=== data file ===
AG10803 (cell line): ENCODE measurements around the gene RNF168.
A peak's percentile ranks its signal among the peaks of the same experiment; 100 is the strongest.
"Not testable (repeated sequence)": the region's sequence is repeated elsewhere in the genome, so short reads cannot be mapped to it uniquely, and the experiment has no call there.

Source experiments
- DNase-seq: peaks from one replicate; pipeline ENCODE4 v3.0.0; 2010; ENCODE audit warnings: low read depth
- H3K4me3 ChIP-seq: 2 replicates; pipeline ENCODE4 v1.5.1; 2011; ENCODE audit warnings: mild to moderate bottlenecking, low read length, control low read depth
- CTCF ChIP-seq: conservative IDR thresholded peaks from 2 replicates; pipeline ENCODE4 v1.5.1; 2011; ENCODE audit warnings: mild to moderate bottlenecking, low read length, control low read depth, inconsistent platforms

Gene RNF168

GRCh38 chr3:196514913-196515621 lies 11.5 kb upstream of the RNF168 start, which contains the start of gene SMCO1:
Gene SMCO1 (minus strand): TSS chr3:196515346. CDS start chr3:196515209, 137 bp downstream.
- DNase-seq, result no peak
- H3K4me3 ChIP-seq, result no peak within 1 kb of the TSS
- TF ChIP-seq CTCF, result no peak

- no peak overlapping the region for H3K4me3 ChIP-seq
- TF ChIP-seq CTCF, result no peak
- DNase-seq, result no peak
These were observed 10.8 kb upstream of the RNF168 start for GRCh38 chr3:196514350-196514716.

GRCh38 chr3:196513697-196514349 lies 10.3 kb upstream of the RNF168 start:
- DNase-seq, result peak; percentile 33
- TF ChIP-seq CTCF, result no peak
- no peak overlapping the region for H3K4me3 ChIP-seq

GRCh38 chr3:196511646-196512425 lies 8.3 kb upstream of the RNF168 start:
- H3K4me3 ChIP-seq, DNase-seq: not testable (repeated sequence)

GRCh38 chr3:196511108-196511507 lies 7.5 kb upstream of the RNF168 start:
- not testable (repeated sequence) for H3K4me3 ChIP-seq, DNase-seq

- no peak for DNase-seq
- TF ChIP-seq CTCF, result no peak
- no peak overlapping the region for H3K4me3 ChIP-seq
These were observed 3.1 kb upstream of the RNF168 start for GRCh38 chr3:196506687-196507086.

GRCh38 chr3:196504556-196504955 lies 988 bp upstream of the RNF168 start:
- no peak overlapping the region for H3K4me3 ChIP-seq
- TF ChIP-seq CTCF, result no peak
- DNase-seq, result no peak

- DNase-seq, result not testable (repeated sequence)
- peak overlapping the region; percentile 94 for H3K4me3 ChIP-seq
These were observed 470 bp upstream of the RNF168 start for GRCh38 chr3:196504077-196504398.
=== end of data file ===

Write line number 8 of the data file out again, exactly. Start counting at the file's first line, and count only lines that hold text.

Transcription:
Gene RNF168